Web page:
When people think about a healthy lifestyle, they usually consider diet and exercise as numbers one and two in their arsenal of tactics. But it turns out that relationships are way more important than people think. Eating well, sleeping properly, and getting plenty of physical activity is important, but how other people treat you can have a massive effect on how you feel.
According to numerous studies, people who have strong, positive relationships with their spouses and friends are less likely to develop heart disease than those who remain isolated. Being alone can increase blood pressure, cholesterol, and inflammation, which can all contribute to heart issues in the future.
It’s one of the reasons interventions like couples counseling are so essential. People in long-term unhappy relationships with their partners may be putting themselves at risk of deadly diseases like heart disease.
More studies reveal healthy relationships are good for brain health. Research indicates those with strong social connections are more likely to have a better cognitive function and a lower risk of conditions like dementia.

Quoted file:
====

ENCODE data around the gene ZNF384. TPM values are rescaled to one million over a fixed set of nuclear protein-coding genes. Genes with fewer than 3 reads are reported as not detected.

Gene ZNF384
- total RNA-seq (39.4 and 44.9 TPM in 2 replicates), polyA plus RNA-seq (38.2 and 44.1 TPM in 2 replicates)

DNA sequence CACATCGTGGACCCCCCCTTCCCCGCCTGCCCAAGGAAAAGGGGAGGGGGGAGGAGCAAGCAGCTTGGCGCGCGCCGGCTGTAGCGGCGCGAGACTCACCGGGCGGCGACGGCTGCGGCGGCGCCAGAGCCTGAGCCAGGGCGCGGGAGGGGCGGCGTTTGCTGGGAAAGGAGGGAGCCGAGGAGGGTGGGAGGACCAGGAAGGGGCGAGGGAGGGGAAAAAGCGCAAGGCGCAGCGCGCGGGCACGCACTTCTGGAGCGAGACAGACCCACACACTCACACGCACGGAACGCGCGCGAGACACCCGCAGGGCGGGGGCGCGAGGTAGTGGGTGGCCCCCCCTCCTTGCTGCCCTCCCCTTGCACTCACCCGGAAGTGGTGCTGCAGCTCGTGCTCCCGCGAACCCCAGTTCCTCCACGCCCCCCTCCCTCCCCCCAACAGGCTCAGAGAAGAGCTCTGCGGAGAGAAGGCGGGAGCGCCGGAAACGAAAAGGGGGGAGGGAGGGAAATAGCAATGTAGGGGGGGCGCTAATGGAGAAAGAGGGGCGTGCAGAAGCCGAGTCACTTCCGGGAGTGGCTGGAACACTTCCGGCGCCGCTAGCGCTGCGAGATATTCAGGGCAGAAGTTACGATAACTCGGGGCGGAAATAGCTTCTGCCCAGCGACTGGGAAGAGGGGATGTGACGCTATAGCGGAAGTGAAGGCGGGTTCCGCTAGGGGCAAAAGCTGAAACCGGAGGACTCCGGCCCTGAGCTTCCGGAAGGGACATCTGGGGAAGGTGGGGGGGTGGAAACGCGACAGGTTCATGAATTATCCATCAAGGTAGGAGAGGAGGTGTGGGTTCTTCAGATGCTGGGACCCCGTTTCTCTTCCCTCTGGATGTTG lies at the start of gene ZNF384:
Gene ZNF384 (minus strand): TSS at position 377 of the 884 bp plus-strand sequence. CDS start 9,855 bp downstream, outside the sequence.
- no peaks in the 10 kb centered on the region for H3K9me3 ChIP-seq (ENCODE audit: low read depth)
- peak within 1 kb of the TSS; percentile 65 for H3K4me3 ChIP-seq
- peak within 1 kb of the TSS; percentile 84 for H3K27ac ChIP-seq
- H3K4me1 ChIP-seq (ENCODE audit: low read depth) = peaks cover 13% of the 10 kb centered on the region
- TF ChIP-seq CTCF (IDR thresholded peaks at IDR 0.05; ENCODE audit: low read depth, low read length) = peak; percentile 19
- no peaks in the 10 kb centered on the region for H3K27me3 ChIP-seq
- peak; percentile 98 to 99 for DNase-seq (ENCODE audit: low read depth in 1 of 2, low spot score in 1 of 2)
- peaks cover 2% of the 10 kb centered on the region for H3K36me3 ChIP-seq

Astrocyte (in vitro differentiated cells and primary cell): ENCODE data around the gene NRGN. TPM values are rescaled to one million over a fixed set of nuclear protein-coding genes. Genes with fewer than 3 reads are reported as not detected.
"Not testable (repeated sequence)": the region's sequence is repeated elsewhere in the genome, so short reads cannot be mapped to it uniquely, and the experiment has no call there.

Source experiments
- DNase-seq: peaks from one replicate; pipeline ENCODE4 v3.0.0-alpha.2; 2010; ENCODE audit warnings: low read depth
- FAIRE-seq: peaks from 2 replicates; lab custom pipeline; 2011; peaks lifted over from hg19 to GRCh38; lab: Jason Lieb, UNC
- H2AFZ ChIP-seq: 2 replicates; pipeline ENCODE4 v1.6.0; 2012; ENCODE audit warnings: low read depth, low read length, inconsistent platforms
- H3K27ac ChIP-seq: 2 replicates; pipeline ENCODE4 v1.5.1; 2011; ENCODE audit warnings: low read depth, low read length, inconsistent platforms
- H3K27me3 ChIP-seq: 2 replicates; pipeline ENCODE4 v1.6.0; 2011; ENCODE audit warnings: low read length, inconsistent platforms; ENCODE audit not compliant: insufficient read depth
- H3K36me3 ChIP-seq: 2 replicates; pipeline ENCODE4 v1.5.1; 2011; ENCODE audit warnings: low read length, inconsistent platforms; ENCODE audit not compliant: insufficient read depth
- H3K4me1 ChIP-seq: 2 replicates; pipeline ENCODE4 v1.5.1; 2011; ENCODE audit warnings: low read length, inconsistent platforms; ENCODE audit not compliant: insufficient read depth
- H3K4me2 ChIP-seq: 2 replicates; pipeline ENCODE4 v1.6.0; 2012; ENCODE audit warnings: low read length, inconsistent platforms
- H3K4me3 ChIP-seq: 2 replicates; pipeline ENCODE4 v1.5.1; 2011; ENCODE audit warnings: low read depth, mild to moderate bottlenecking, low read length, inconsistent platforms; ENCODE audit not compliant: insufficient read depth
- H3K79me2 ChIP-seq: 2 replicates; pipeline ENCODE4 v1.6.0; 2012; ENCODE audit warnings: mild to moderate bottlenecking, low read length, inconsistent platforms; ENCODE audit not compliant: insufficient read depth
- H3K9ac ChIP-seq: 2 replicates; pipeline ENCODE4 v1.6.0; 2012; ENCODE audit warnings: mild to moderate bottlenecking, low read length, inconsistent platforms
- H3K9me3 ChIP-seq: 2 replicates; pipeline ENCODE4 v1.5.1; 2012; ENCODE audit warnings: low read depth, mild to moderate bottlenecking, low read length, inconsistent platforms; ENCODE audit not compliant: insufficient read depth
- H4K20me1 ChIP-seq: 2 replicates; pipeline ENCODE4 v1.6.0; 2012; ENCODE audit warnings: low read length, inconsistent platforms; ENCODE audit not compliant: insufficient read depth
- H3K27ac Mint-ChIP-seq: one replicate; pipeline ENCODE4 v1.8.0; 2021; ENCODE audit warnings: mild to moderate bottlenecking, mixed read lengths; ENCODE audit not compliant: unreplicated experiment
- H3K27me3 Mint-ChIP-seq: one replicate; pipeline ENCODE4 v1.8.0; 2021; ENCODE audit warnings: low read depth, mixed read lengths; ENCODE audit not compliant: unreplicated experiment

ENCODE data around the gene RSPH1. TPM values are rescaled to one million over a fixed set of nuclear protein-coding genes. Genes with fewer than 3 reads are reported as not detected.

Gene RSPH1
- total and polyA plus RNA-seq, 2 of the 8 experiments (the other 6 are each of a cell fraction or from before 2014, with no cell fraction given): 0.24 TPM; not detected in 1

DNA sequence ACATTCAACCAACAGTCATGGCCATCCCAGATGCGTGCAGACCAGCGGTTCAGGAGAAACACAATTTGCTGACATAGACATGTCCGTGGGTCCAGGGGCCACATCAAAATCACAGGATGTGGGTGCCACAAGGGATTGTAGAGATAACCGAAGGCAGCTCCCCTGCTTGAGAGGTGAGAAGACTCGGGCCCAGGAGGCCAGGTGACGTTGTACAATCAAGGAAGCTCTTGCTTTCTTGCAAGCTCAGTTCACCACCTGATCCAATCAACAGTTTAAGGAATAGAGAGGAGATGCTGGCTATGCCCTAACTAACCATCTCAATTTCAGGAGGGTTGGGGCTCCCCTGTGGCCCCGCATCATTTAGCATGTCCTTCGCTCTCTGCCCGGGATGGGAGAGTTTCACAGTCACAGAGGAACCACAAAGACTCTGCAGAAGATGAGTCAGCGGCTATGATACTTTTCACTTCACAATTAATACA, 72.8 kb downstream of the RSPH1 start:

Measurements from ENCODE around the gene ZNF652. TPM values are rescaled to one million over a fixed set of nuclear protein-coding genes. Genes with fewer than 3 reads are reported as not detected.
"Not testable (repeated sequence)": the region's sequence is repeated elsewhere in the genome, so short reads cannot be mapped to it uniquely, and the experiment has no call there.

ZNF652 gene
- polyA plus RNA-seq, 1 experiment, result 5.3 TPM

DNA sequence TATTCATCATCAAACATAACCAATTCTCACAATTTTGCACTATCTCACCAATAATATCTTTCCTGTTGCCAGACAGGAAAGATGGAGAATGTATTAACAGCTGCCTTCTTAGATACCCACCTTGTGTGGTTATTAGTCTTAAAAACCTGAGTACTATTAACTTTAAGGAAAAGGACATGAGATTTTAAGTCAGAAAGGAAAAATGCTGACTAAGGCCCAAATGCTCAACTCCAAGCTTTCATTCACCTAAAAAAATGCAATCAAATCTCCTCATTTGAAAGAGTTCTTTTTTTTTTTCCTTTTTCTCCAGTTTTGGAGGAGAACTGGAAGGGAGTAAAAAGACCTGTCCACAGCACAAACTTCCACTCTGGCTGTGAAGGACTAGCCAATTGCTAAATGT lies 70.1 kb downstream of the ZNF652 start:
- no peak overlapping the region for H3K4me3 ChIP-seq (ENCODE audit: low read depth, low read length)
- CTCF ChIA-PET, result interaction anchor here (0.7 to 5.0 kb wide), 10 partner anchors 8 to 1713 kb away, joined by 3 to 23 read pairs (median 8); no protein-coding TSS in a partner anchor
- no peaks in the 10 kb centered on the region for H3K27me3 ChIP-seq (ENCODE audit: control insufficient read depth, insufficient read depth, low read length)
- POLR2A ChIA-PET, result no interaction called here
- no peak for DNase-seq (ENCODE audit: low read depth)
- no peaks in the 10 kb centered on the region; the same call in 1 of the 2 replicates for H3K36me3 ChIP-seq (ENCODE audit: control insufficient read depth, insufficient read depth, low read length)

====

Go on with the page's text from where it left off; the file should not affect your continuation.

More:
Brain health can be difficult to measure because of limitations in diagnostics and imaging. However, the available evidence seems to indicate that people who have stronger connections are much more likely to avoid degenerative conditions.
The reason for this might be the beneficial effects of having a purpose. People who know why they want to get out of bed in the morning are much more likely to engage with the world positively, making connections and using their brains. They have a sense of belonging, which can reduce the risk of anxiety and depression and impair memory and thinking.
Finally, healthy relationships can have a tremendous effect on mood. Studies by various universities find a positive relationship between the number of social interactions people have and their overall mood. Those with less social contact appear to feel less well, in general.
What appears to matter most is the quality of the interactions, not their quantity. People who have a few great conversations with others are more likely to report feeling good than those who have superficial-level interactions all day long.
How Can You Maintain Good Relationships?
Given the importance of good relationships on your overall health and well-being, it’s critical to prioritize them, just like diet and exercise.
But what should you be doing, specifically? Here are some ideas:-
- Try to be supportive. Show others you care about their health and well-being. Reach out to them before they reach out to you. Invite them out for a coffee or simply phone them up.
- Listen with empathy to what they say. Always celebrate their wins with them, and suggest how they could improve their lives further.
- Be yourself around them. Keep your opinions honest so they know who they are talking to.
- Be fun, and don’t take things too seriously. People love it when you can inject a little levity into their lives.